Mich&egravele L. is a 49 year old living in Ontario Canada

I describe myself as a fabulous 49 year old white female, live on my own, work for the federal government for 30 years and have no kids.

After having total knee replacement surgery, I have to say that my journey was hard. I was thinking four weeks recovery should be enough, but I ended up on pain killers for seven weeks. I was able to get my leg straighten at zero degrees in five weeks. However, the bending is still a work in process. At nine weeks, my bending is at 105 degrees.

I work in client services and dissemination. I was able to return to work ten weeks after surgery. My biggest challenge with returning to work is that I cycle to work. This was especially difficult since my bending still needs work. I tried to overcome this challenge by cycling weird. It would also take me some time to warm up.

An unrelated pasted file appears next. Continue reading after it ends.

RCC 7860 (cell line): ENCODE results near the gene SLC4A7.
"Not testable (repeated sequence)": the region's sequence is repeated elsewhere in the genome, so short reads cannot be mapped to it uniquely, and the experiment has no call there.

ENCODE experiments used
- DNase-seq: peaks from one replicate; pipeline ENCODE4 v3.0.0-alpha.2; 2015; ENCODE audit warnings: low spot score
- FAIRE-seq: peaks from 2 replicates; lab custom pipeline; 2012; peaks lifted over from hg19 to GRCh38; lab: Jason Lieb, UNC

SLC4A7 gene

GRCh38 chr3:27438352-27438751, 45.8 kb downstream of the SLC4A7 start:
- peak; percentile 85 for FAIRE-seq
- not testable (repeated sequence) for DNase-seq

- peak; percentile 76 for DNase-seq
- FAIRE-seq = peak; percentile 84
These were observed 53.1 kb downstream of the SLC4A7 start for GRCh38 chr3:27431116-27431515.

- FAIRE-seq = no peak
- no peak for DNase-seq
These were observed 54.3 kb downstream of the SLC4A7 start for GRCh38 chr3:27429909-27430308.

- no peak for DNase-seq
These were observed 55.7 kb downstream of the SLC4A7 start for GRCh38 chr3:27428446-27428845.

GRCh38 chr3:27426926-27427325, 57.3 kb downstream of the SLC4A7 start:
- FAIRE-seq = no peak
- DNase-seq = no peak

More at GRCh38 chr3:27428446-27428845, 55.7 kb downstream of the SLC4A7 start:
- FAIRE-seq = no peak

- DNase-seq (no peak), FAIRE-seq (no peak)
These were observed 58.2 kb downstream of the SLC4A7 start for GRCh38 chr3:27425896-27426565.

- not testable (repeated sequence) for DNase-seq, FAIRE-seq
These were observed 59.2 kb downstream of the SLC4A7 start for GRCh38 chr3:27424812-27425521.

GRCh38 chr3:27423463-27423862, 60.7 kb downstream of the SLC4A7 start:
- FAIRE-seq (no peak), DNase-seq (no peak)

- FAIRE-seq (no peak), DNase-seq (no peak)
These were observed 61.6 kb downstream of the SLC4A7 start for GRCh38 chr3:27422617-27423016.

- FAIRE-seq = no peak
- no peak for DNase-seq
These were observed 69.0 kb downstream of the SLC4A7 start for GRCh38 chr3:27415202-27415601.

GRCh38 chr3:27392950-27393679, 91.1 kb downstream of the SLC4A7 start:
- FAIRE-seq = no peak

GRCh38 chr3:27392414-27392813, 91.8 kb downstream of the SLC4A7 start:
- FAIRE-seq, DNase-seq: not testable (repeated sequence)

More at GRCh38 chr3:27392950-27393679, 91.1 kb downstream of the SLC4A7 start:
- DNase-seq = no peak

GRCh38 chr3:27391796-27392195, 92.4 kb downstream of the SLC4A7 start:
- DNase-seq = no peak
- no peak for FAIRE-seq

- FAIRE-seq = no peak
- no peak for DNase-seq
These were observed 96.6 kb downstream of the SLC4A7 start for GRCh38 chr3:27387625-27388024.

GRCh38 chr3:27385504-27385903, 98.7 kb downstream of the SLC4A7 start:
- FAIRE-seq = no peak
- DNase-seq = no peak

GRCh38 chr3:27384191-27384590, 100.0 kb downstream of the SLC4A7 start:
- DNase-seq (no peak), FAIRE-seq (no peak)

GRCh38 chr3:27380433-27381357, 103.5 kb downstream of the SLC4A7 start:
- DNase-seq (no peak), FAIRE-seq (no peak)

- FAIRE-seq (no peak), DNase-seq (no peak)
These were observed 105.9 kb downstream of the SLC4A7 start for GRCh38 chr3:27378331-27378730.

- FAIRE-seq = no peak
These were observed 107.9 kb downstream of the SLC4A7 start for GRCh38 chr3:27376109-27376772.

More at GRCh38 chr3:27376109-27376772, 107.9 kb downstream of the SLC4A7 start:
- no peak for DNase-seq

When I returned to work, I initially went back full time rather than starting part-time. My advice that I would give to others going back to work after knee replacement is to listen to your body. Also, I would recommend that a week before returning to work is to start your work routine to become more accustomed.